Anyone who’s spent countless hours researching in the archives knows the feeling of elation that comes over you when you find that proverbial needle in the haystack. Whether it’s a letter, a diary, a parish register entry, or a court deposition, locating those bits of evidence that fill gaps in your research makes all the dusty, eye straining, physically uncomfortable effort worthwhile.
This post isn’t about that. This post is about those times you come across seemingly out of place random miscellany that reminds you that the past isn’t really all that foreign after all. When you’ve spent several days searching and photographing the same sorts of material – some of which can be quite grim – over and over these little gems can bring some much needed comic relief. Especially when the file you’re digging through looks like this.
These are some of the parish documents dating from the middle of the eighteenth century for the parish of Meifod, formerly in the county of Montgomeryshire, now held by Powys Archives Office. Tucked away in one of these folders was a small, modern envelope with, ‘’PRAYERS’ CAREFUL! LOOSE PAPERS’ written on it in felt marker. Inside that envelope was this acrostic little gem:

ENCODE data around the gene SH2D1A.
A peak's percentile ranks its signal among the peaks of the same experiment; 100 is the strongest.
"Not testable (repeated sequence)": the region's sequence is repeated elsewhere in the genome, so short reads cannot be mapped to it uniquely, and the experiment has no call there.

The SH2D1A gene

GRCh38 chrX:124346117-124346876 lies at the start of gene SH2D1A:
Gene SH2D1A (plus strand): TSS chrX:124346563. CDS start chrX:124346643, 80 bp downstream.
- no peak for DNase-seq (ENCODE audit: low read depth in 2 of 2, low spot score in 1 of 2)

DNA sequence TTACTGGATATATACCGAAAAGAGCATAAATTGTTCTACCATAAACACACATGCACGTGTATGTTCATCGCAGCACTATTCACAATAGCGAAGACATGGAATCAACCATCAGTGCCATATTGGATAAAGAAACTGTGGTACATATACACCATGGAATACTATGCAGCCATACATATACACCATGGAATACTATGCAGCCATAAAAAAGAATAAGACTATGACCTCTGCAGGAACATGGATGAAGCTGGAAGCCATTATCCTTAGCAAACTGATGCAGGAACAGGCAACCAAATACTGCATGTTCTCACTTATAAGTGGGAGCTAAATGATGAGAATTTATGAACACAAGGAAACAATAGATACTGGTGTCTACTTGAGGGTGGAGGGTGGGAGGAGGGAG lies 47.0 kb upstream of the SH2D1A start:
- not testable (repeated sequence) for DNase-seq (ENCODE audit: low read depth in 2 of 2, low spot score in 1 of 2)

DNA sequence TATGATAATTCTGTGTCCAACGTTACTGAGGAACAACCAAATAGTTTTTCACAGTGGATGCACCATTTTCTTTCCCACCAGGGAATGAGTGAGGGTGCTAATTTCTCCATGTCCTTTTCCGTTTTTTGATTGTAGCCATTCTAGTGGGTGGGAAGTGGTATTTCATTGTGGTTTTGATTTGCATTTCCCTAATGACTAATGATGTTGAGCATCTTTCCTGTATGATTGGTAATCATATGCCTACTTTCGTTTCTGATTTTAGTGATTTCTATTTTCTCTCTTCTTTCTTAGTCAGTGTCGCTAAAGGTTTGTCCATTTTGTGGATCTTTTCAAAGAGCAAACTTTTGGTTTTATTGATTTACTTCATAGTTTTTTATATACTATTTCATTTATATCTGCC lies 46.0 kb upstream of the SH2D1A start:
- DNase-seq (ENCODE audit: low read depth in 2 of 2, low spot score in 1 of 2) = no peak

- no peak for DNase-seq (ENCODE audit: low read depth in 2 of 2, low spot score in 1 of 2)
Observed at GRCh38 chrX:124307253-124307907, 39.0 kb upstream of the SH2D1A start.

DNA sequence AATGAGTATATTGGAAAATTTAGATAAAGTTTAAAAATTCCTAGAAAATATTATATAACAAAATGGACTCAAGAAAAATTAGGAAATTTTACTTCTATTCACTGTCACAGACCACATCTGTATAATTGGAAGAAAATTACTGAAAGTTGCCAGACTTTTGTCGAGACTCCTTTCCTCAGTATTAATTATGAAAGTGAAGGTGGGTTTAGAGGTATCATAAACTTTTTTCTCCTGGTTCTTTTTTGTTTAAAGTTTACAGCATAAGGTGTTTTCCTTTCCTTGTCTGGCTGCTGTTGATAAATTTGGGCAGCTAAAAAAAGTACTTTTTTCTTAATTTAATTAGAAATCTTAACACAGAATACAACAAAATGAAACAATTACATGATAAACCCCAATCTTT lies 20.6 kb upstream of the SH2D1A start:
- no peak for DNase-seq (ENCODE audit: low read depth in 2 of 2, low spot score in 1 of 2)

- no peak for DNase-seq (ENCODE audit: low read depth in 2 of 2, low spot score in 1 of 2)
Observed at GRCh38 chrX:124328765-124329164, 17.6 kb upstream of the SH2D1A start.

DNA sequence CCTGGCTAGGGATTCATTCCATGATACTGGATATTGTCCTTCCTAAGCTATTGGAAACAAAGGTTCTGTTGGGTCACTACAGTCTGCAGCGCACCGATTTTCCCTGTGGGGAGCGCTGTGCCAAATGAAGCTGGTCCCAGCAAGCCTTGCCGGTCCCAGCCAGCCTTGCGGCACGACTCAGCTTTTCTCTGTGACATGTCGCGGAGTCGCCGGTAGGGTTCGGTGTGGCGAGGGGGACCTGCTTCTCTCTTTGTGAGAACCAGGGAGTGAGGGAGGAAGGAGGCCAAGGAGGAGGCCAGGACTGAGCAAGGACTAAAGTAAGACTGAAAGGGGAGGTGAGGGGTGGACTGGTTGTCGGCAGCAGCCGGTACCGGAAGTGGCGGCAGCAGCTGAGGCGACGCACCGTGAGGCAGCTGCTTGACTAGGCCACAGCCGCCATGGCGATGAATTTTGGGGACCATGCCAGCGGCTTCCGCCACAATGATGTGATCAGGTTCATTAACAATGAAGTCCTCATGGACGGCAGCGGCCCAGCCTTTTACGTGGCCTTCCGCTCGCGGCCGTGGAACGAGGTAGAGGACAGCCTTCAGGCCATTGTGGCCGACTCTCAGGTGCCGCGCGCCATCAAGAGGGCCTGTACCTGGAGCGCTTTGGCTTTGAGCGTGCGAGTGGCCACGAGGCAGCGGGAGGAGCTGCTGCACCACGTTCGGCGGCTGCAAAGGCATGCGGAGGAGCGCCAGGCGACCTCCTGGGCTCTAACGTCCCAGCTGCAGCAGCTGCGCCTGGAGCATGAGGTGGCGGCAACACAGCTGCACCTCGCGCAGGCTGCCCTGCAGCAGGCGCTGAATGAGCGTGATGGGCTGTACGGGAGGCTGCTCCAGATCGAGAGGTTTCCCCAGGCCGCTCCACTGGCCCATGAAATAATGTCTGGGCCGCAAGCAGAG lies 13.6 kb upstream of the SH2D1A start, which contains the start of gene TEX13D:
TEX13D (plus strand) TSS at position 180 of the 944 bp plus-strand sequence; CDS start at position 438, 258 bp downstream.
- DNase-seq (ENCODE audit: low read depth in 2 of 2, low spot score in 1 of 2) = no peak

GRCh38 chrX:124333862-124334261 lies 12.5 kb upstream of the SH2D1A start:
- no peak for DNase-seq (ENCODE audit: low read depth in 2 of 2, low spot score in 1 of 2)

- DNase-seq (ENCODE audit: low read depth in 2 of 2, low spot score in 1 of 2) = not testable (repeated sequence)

A knight delights in deeds of armes,
Perhaps a Lady loves sweet musicks charms
Ritch men in store of wealth delighted be
Infants love dangling on their mothers knee
Coy maids love something, nothing I’ll express
Know the first letters of these lines and guess
Yes, dear readers, this is a raunchy, eighteenth-century riddle about a penis carefully filed away in church records. The identity of the writer, and how and why this little scrap ended up tucked away with prayers for ailing parishioners is a mystery. The idea that this could have been a cheeky parishioner sneaking a bit of smutty poetry into the prayer box to shock an unpopular and over-serious church official is both amusing and appealing, but that’s speculative at best.
Regardless of this bawdy little poem’s provenance, it is clear that having a dirty mind is not a modern invention.
Do you have your own archival randoms? Please share in the comments.